Alternatively, IUI may be performed.

Luteal phase support may be considered since lack of substances with luteotrophic activity (LH/hCG) after ovulation may lead to premature failure of the corpus luteum.

If an excessive response is obtained, treatment should be stopped and hCG withheld. Treatment should recommence in the next cycle at a dose of FSH lower than that of the previous cycle.

Men with hypogonadotropic hypogonadism

Follitropin alfa should be given at a dose of 150 IU three times a week, concomitantly with hCG, for a minimum of 4 months. If after this period, the patient has not responded, the combination treatment may be continued; current clinical experience indicates that treatment for at least 18 months may be necessary to achieve spermatogenesis.

Special populations

Elderly population

There is no relevant use of follitropin alfa in the elderly population. The safety and efficacy of follitropin alfa in elderly patients have not been established.

Renal or hepatic impairment

The safety, efficacy and pharmacokinetics of follitropin alfa in patients with renal or hepatic impairment have not been established.

Paediatric population

There is no relevant use of follitropin alfa in the paediatric population.

Method of administration

Bemfola is intended for subcutaneous use. The first injection of Bemfola should be performed under direct medical supervision. Self-administration of Bemfola should only be performed by patients who are well motivated, adequately trained and have access to expert advice.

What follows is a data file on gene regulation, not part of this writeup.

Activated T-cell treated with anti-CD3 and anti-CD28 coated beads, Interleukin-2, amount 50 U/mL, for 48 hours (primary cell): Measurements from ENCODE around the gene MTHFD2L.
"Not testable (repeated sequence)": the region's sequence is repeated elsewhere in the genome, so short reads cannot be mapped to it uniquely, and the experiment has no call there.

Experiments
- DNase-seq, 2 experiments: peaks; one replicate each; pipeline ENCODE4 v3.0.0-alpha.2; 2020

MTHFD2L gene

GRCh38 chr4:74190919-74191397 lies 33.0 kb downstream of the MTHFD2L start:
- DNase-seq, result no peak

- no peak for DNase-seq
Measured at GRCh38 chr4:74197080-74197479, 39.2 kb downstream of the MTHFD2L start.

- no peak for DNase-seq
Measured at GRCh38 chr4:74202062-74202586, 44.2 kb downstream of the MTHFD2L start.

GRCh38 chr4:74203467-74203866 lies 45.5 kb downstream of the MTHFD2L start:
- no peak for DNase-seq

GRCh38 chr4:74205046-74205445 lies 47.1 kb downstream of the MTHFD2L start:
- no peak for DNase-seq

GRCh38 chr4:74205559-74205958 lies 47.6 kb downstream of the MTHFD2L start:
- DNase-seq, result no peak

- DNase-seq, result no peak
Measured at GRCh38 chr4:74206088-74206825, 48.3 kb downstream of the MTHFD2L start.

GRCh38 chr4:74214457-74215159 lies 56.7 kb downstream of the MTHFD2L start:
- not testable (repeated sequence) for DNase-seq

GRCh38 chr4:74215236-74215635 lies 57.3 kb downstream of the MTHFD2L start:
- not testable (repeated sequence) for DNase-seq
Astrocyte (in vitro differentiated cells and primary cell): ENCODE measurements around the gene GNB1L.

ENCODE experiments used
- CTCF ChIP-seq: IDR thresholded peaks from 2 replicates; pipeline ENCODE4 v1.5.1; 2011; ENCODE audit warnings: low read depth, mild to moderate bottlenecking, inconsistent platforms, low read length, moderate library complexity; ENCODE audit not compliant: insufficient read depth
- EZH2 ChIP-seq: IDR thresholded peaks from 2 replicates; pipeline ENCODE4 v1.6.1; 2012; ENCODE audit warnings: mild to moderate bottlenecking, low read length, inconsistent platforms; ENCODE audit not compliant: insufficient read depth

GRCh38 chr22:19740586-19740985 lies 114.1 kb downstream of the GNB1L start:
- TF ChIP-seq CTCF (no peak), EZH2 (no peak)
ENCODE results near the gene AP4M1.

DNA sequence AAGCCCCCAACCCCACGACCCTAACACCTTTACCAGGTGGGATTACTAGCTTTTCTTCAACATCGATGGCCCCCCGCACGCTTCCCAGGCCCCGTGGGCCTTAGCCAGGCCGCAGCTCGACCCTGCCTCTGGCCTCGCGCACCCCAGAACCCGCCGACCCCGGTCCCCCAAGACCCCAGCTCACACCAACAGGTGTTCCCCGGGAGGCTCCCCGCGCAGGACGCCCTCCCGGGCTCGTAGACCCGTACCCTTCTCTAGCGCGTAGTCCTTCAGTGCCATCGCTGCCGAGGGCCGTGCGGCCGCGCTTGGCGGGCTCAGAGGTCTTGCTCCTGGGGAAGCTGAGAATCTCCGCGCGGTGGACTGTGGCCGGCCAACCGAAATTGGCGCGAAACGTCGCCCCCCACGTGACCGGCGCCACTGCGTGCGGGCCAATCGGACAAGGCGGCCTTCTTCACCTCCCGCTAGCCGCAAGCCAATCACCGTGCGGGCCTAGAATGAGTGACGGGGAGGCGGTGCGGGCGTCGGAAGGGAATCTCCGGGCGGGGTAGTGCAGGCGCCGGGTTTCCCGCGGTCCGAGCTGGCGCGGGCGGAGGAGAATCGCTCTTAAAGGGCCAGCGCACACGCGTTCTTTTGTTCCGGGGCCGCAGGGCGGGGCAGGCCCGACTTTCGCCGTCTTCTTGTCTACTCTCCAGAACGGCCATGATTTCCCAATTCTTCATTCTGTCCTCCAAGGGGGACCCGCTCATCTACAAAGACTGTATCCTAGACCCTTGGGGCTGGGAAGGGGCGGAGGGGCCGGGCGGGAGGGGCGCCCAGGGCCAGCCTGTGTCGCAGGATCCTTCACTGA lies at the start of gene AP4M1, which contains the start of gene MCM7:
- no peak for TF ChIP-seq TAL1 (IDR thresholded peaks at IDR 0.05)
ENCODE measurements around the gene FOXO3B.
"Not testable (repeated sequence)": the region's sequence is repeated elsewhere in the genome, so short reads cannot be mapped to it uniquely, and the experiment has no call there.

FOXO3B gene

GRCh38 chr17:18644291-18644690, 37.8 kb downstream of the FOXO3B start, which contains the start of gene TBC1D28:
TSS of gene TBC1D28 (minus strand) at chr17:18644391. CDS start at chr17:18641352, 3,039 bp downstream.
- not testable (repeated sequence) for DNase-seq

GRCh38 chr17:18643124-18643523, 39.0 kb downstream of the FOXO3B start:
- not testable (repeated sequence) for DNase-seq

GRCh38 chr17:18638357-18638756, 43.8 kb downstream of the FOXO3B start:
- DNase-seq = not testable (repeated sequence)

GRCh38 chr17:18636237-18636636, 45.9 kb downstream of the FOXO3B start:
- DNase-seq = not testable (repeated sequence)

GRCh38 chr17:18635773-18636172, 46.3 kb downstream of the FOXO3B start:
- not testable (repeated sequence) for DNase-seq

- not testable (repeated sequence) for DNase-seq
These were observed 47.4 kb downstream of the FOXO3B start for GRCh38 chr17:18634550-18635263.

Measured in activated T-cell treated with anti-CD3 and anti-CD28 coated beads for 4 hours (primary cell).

As the Bemfola pre-filled pen with the single-dose cartridge is intended for only one injection, clear instructions should be provided to the patients to avoid misuse of the single dose presentation.

For instructions on the administration with the pre-filled pen, see section 6.6 and the package leaflet.

4.3 Contraindications

• hypersensitivity to the active substance or to any of the excipients listed in section 6.1;

• tumours of the hypothalamus or pituitary gland;

• ovarian enlargement or ovarian cyst not due to polycystic ovarian syndrome;

• gynaecological haemorrhages of unknown aetiology;

• ovarian, uterine or mammary carcinoma.

Follitropin alfa must not be used when an effective response cannot be obtained, such as in case of:

• primary ovarian failure;

• malformations of sexual organs incompatible with pregnancy;

• fibroid tumours of the uterus incompatible with pregnancy;

• primary testicular insufficiency.

4.4 Special warnings and precautions for use


In order to improve the traceability of biological medicinal products, the name and the batch number of the administered product should be clearly recorded.

Follitropin alfa is a potent gonadotrophic substance capable of causing mild to severe adverse reactions, and should only be used by physicians who are thoroughly familiar with infertility problems and their management.

Gonadotropin therapy requires a certain time commitment by physicians and supportive health professionals, as well as the availability of appropriate monitoring facilities. In women, safe and effective use of follitropin alfa calls for monitoring of the ovarian response with ultrasound, alone or preferably in combination with measurement of serum estradiol levels, on a regular basis. There may be a degree of inter-patient variability in response to FSH administration, with a poor response to FSH in some patients and exaggerated response in others. The lowest effective dose in relation to the treatment objective should be used in both men and women.